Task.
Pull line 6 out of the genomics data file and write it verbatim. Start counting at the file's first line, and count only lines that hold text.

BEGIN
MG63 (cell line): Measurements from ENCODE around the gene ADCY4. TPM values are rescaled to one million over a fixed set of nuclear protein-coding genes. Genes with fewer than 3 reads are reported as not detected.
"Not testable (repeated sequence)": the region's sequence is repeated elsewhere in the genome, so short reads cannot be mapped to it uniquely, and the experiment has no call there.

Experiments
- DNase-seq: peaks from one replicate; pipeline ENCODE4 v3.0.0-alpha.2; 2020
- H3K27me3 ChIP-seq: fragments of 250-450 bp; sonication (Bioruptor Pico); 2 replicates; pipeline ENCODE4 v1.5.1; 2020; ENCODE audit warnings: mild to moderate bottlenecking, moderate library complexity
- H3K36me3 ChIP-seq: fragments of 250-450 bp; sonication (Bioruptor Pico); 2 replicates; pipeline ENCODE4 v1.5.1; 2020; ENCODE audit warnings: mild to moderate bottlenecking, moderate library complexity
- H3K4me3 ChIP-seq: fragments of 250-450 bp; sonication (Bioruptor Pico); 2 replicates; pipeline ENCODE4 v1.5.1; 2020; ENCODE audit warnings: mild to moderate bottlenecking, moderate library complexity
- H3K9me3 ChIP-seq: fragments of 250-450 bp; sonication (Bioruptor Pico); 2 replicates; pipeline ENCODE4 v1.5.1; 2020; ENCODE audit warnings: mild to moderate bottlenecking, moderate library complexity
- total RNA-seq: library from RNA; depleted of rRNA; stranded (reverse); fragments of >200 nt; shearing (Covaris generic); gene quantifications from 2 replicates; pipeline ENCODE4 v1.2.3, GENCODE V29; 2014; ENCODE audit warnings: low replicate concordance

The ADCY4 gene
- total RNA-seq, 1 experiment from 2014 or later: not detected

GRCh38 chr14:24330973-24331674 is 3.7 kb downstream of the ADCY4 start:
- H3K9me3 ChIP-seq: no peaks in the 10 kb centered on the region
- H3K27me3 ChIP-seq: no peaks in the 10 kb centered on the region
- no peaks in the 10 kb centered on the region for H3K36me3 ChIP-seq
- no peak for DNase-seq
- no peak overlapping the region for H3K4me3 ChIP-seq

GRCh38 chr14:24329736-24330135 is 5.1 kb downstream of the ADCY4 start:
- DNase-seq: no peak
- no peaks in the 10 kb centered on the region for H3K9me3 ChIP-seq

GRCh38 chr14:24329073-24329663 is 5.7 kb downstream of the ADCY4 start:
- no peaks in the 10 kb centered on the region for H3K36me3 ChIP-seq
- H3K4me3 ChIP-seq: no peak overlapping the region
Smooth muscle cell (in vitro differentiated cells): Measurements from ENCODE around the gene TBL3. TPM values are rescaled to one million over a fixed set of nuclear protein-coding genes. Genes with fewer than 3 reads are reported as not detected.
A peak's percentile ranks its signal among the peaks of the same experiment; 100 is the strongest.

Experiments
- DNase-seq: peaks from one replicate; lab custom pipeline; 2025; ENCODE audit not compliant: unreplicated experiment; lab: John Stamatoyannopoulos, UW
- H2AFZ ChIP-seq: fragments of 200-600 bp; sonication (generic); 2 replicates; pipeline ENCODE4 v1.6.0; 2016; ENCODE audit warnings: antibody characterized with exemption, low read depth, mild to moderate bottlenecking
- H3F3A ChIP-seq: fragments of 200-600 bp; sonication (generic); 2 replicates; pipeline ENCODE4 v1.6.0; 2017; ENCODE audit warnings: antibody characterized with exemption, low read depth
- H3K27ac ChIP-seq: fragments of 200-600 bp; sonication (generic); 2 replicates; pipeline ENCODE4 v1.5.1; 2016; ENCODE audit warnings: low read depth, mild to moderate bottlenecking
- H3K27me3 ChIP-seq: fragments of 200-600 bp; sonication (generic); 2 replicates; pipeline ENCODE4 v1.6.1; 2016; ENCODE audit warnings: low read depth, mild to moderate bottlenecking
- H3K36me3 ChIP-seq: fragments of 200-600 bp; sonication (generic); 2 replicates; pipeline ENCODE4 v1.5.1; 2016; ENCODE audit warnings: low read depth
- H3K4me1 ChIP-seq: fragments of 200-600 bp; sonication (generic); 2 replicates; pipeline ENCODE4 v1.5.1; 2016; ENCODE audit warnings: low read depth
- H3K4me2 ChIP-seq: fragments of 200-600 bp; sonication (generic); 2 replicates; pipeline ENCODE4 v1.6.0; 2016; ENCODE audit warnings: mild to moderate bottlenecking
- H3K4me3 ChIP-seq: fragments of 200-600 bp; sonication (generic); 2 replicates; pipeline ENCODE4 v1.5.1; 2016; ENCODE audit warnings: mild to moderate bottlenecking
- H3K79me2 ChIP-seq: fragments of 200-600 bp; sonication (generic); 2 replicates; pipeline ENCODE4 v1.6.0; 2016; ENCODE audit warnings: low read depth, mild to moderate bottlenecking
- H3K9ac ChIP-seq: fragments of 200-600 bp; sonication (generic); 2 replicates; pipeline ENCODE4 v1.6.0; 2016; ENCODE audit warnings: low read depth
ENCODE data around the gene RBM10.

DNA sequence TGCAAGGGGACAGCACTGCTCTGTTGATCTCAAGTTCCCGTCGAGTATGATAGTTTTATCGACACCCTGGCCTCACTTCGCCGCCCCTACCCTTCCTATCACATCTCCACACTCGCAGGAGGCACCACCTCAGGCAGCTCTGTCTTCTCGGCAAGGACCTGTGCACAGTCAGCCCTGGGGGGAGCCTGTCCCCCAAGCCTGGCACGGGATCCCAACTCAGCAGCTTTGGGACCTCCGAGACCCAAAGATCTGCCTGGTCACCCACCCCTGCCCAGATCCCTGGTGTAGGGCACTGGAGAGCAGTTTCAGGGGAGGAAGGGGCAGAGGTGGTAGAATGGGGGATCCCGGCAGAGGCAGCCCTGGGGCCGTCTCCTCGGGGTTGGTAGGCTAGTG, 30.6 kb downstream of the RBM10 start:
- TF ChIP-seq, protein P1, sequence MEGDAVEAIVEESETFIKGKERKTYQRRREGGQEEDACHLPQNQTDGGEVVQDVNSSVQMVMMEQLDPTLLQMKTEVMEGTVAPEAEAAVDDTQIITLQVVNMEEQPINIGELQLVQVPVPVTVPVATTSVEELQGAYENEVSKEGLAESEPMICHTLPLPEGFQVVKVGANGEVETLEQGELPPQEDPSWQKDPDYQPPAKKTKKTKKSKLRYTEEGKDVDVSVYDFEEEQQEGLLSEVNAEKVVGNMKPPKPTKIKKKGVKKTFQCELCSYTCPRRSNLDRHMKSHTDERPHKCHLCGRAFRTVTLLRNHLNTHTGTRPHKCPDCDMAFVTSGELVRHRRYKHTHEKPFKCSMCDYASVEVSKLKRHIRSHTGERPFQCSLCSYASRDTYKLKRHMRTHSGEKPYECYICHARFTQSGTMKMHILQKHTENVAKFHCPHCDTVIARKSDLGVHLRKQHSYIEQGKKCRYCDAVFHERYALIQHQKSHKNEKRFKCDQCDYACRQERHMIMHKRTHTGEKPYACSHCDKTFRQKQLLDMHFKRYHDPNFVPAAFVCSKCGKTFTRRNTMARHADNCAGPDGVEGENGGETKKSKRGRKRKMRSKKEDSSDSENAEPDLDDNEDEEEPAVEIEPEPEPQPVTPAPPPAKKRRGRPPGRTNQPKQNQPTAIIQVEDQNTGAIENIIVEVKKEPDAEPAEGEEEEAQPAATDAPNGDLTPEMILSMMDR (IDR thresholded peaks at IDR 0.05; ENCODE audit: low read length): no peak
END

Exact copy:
- H3K36me3 ChIP-seq: fragments of 250-450 bp; sonication (Bioruptor Pico); 2 replicates; pipeline ENCODE4 v1.5.1; 2020; ENCODE audit warnings: mild to moderate bottlenecking, moderate library complexity